Coming off the closing last month of a $2.5 billion merger with Denver-based QEP Midstream Partners LP, Tesoro Logistics LP (TLLP) is still looking for more acquisitions in the West, expanding in both the Pinedale and Uinta plays, and waiting for producers to seek more gas-gathering infrastructure in the Bakken.
These were the highlights of CEO Greg Goff’s comments during a 2Q2015 conference call in which TLLP reported net income of $72 million (60 cents/share), compared with $31 million (45 cents) for the same period in 2014.
Noting that for the first half of this year TLLP’s newly acquired gas-gathering business contributed $141 of EBITDA and it is on target to provide $275 million for the full year, Goff said based on the combined value of the QEP Rockies acquisition and the $400 million cost of the merger, TLLP expects a multiple of 10 times EBITDA for the first full calendar year of combined operations. “This is one year ahead of our original goal,” he said.
In response to analyst questions, President Phil Anderson emphasized the organic growth that TLLP is pursuing in the Rockies focused on the Pinedale Anticline and the Uinta Basin in Utah with expanded compression in Pinedale allowing more natural gas (40-65 MMcf/d) to be extracted on a per-well basis and servicing the increased drilling in the key area there.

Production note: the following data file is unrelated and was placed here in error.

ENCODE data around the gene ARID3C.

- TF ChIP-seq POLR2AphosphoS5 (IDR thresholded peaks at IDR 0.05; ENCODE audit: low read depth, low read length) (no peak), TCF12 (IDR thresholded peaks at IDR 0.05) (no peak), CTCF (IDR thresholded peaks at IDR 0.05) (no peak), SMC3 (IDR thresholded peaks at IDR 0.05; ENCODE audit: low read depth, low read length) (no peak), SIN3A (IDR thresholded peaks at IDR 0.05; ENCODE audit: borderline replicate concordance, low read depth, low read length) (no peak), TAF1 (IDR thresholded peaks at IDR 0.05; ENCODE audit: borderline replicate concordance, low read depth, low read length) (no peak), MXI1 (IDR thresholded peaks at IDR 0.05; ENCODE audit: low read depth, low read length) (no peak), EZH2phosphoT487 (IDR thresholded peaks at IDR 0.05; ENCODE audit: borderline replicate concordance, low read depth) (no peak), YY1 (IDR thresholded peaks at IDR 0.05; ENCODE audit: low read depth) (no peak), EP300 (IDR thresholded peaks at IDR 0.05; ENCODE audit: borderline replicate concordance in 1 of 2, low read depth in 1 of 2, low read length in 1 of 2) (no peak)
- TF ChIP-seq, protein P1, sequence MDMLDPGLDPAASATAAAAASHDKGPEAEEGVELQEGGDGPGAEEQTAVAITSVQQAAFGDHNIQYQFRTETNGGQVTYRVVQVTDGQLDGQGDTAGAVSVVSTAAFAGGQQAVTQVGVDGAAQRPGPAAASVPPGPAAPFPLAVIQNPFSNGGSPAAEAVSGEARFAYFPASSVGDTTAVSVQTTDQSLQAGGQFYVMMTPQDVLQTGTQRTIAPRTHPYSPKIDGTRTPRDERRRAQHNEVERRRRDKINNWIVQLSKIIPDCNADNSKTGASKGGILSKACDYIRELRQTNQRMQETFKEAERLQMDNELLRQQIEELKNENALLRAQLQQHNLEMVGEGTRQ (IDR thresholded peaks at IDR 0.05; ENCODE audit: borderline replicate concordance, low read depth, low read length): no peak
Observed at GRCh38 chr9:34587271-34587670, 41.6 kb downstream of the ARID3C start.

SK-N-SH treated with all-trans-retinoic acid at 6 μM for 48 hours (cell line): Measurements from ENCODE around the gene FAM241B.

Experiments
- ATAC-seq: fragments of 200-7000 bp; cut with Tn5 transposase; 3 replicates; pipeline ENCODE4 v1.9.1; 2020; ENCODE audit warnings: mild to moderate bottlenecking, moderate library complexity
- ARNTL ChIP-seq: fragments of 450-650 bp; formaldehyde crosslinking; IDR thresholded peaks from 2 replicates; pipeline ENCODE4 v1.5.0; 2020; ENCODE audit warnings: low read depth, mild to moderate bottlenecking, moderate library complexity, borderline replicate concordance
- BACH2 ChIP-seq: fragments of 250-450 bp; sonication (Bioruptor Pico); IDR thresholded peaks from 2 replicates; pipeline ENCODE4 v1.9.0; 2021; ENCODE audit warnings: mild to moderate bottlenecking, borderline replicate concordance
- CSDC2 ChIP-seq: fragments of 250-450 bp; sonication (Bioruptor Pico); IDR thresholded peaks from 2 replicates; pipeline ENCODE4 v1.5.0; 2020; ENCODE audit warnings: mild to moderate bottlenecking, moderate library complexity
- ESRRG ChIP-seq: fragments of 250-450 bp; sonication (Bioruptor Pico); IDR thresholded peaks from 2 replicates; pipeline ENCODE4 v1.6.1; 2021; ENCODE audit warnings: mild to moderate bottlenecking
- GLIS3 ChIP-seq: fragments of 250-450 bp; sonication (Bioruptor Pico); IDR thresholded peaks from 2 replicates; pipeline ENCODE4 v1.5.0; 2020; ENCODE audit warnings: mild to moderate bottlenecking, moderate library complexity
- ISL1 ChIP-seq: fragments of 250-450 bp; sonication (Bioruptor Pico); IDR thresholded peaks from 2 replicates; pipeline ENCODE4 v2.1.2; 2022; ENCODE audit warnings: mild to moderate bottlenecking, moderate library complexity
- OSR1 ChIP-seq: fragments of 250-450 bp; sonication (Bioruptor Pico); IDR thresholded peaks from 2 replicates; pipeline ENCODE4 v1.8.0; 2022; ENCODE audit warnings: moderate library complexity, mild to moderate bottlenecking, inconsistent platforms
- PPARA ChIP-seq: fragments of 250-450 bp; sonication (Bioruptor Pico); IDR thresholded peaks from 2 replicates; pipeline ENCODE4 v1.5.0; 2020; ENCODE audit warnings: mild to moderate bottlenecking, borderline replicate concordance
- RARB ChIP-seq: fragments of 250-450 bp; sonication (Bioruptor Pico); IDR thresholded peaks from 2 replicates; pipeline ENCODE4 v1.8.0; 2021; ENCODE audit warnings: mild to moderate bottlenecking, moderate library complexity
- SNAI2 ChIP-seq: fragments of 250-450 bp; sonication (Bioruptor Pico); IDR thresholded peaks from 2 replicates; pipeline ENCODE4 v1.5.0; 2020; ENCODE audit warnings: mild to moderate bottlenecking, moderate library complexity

In the Uinta Basin, the project is called Walker Hallow will support deep gas drilling in which QEP has a proven track record; it’s a $50-75 million project, Anderson said. Both are projects from which TLLP expects returns in the 15-25% range and with 2016 completion targets, he said.
In response to questions on future mergers/acquisitions (M&A), Goff said TLLP is looking for more as long as they “complement the Tesoro business and provide the opportunity to grow value.” He reiterated that the strong relationship between Tesoro Corp. and TLLP will continue as the logistics company seeks to be more integrated among oil, natural gas and natural gas liquids infrastructure.
Goff said TLLP’s intended expansion would be within its existing strategic western areas with no intention of moving in the Gulf Coast region.
In the Bakken, where TLLP previously talked of possibly leveraging QEP assets to expanding gas-gathering infrastructure, Goff said he’s interested in pursuing the gas side of gathering in North Dakota, but right now he doesn’t think producers have an appetite for the expansions.
Noting it would complement TLLP’s existing crude oil and water businesses in the Bakken, Goff said that given the current commodity price challenge, producers “have a very low incentive to commit to incremental gas gathering around this market.” He said TLLP has “a lot of interest and very active discussions, but as we look at projects like this, we would need pretty solid commitments behind it, and producers just are not in that space right now.”
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